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Goran Ivanisevic

Wimbledon 2017: Ivanisevic predicts big things for Murray in SW19 Grand Slam

As the man to famously deny Tim Henman a Wimbledon final appearance 16 years ago, Goran Ivanisevic is well aware of what it takes to dash the hopes of the nation.

Tomorrow will see Dustin Brown trying to do something similar and dump defending champion Andy Murray out of the draw in the second round.

But while the dreadlocked German has promised to try and take Murray out of his comfort zone, 2001 champion Ivanisevic believes it will not be enough to stop the world number one in his tracks.

Murray opened his campaign on Monday with a comfortable straight sets victory over lucky loser Alexander Bublik, in the process dampening any pre-tournament worries about his troublesome left hip.

The 30-year-old – who has struggled with injury and illness in 2017 – has lost to players ranked 50 or below on four occasions already this year. Prior to this season, it was that same number, but over the course of the last four years combined.

Lower ranked players daring to challenge the established order of the top players – it’s what makes the game so entertaining.

But when it comes to Slams, and Wimbledon in particular, seasoned campaigner Murray comes into his own – reaching at least the quarter-final stage in each of the last nine years.

And it is a habit Ivanisevic believes Brown, or in fact any other challenger in the opening week of this year’s All England Championships at least, will find hard to break.

“As soon as Andy steps on the court he is ready to defend his title,” said Ivanisevic, a veteran of 51 Grand Slam appearances between 1988 and 2004.

“It doesn’t matter of form or not, with a Slam, everything is different – it’s new rules, new tennis.

“It’s not easy to play at a high level all the time. But he is ready, as soon he passes the first week I think the craziness here is going to go high and everybody is going to expect big things.

“Last year in general, the way he played was just outstanding. It is hard to keep up that level.

“I was quite surprised the way he started the year so poorly by his standards.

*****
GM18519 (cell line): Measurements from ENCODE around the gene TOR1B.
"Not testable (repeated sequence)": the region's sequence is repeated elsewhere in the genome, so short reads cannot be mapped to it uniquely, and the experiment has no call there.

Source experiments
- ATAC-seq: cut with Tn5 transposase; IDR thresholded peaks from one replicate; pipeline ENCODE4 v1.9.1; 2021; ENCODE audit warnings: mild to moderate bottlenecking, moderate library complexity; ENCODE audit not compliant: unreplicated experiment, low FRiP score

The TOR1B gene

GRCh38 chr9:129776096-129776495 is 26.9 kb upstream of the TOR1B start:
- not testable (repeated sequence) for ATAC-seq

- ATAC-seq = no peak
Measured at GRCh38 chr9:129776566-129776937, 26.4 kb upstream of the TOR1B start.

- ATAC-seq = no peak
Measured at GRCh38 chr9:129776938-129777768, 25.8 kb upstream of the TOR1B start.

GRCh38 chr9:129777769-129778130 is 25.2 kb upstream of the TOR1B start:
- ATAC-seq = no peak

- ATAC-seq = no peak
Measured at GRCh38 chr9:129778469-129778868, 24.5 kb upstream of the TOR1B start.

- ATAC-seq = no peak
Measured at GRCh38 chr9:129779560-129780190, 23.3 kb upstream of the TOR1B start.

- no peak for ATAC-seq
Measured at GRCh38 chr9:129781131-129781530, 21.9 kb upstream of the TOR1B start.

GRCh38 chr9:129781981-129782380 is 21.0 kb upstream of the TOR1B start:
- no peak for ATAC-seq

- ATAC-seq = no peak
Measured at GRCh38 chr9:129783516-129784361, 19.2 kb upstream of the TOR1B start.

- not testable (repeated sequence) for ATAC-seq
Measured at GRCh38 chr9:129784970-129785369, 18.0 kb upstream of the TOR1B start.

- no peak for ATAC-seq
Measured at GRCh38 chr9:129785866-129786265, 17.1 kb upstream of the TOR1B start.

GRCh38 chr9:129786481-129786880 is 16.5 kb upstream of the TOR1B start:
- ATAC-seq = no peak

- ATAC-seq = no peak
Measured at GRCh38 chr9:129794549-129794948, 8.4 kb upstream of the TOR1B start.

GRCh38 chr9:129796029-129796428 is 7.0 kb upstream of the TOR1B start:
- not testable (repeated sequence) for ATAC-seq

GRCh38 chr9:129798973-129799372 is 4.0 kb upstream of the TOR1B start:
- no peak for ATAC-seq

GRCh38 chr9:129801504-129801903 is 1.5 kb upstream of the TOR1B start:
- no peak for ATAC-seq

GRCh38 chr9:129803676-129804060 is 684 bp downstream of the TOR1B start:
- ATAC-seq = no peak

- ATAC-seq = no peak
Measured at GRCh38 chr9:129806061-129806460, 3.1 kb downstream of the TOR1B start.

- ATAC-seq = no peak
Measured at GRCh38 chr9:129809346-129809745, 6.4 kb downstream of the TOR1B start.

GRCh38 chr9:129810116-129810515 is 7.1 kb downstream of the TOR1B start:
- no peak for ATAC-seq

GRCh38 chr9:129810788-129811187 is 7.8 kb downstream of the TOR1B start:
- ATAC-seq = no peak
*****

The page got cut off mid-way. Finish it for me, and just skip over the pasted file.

“I don’t think it’s a lack of motivation. It just happens. The players don’t respect you on the court anymore.

“They think they can beat you. You start to miss a few shots and you start to ask yourself things and you question every shot. You start to lose some strange matches you shouldn’t lose.

“But like I said, in a Grand Slam, best of five, it’s easier to beat you in two sets than five.”

Brown is no stranger to causing upsets at SW19 having famously sent Rafael Nadal packing in the second round two years ago.

He was at his energetic best again on Monday, pleasing the crowd with his array of shots, including a flying volley on the way to beating Joao Sousa.

But the world number 97 conceded the conditions surrounding the grass courts this year were not exactly to his liking, admitting his traditional serve-volley game could suffer as a result against Murray.

“Andy is one of the best returners out there,” he said. “I feel like the balls are a lot slower and it’s not making it as easy to play aggressive and play only serve and volley.

“Every surface has its own characteristics, and Wimbledon and grass courts should be faster.

“That’s a little sad, because personally I think a lot of guys that are attacking and playing serve and volley, people like Feliciano Lopez or Gilles Muller, they are all playing a lot less serve and volley.

“I think that’s one of the things because everything is playing pretty slow.

“Obviously it’s an honour playing against Andy. Last time we played was US Open 2010 and he won in three sets. We’ll see what happens out there this time.”

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